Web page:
In short, one shouldn't always look to cartoons as a reflection of real life, but a parody. That is what BETTY BOOP FOR PRESIDENT is. And considering that we have an election year coming up, BETTY seems to be the better candidate considering who we have in the White House now.
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Betty Boop's Rise To Fame Unknown Tag: 'pic_title'
1934 FL3413
Fleischer Studios
 featuring Betty Boop, Max Fleischer, Reporter

Betty Boop's Rise To Fame On Video!  Betty Boop's Rise To Fame BCDB Rating: 3 out of 5 stars (3/5 stars from 3 users.)

Betty Boop's Rise To Fame 10 out of 5 stars

The only filmed interview with Max Fleischer

Reviewed by: Ray Pointer, November 29, 2003

The real interest is the appearance of Max Fleischer in this staged interview set up with Uncle Max drawing Betty in the animated hand techinque from his landmark, OUT OF THE INKWELL series. There is a nice interaction between Max and Betty, as Max goes though a file and selects backgrounds representing STOPPING THE SHOW-the first in her series, her topless hoola dance from
BAMBOO ISLE, and her number with Cab Calloway's THE OLD MAN OF THE MOUNTAIN.
From a personal and historical note, the "moustashe" was from his Austrian influence.
By the time that other Austrian became a world threat in Germany, Max grew a fuller mustache.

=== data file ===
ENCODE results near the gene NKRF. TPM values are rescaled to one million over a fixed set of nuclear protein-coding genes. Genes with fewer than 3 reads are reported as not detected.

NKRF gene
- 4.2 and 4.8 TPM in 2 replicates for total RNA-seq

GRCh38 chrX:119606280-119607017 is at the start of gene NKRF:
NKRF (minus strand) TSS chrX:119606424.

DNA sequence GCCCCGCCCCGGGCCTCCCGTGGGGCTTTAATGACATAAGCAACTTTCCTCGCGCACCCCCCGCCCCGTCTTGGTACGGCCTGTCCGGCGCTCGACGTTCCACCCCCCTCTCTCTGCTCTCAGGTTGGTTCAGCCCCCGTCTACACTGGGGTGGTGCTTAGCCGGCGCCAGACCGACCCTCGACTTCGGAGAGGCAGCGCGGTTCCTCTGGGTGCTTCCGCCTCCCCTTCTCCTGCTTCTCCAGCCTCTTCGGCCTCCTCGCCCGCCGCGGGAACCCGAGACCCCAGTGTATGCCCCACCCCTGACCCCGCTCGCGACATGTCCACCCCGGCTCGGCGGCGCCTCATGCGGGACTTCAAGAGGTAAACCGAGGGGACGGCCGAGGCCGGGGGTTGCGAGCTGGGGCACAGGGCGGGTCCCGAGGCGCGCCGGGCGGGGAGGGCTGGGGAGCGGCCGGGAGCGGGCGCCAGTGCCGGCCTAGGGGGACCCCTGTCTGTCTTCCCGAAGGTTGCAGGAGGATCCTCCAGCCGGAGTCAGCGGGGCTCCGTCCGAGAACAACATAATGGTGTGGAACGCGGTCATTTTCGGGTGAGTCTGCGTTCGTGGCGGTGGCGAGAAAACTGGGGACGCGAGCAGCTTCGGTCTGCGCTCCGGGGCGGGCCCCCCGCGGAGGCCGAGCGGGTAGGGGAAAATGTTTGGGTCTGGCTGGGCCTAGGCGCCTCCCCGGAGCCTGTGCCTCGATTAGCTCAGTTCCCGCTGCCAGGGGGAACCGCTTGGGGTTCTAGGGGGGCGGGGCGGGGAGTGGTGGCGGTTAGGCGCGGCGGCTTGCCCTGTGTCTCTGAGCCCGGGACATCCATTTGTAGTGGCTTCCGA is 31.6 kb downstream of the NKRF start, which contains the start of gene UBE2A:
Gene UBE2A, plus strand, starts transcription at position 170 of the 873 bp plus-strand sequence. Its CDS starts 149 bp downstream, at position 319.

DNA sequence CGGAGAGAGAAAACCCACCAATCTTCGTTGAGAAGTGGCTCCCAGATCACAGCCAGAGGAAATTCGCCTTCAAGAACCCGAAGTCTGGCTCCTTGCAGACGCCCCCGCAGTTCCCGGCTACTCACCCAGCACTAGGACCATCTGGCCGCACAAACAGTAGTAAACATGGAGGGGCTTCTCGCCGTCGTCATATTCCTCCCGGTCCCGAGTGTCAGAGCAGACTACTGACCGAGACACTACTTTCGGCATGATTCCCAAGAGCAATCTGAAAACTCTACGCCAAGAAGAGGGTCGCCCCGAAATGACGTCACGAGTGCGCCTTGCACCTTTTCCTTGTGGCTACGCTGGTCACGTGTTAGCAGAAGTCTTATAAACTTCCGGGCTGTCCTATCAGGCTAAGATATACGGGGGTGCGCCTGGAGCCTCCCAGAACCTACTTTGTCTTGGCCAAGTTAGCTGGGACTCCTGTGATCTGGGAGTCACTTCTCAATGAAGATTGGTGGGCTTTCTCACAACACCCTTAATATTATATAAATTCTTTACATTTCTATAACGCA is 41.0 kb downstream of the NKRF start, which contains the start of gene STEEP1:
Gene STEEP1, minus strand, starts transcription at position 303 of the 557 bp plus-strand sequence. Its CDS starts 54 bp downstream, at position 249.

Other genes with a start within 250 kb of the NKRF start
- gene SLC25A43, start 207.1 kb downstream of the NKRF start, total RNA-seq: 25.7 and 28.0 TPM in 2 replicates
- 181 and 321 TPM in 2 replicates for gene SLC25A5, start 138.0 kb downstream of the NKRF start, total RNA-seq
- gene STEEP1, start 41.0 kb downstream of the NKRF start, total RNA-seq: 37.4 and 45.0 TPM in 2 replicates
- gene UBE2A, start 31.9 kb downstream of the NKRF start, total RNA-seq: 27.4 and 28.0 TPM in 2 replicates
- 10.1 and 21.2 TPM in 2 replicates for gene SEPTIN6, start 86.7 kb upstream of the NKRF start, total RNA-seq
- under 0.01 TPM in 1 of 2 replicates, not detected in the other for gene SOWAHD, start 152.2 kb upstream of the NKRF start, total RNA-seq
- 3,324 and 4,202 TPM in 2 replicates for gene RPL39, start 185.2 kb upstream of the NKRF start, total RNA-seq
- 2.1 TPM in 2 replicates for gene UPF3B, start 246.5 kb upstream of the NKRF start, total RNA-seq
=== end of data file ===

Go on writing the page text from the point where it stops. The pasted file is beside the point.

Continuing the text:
Although asecular in his religious beliefs, the reference to Hitler for him and his background would have been a tremendeous abomination. All the same, it is a treat to see and hear "Uncle Max" in his 50s when this was made.
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Betty Boop With Henry The Funniest Living American Unknown Tag: 'pic_title'  featuring Betty Boop, Henry

Betty Boop With Henry The Funniest Living American On Video!  Betty Boop With Henry The Funniest Living American BCDB Rating: 3.1 out of 5 stars (3.1/5 stars from 4 users.)

Betty Boop, with Henry The Funniest Living American 8 out of 5 stars

In search of yet another Popeye-type success

Reviewed by: Ray Pointer, November 29, 2003

In printed form, Henry was essentially a visual gag character who had ironic experiences. He was essentially mute, which added to his charm. What is interesting is that his placement in this Betty Boop vehicle is an attempt at a pilot for a series as Popeye was a spin-off from a Betty Boop cartoon. The trouble is that the story material could have been used for any child character, as it is a series of innocent situations. But the sitations and gags are not bizzare and central to Henry--a driving force in his comic strip adventures. This is ironic considering the fact that the Fleischer Studios was founded on the odd and what is now sited as "surreal." But as their cartoons started to shift towards cute story formulas, much of the bizzare imagery disappeared.
Although a cute cartoon, Henry is not a strong enough character, and his story material simply was not unique, or funny enough to inspire a series. It did surve its purpose, to bring a smile and fulfill contractual obligations with Paramount and King Features.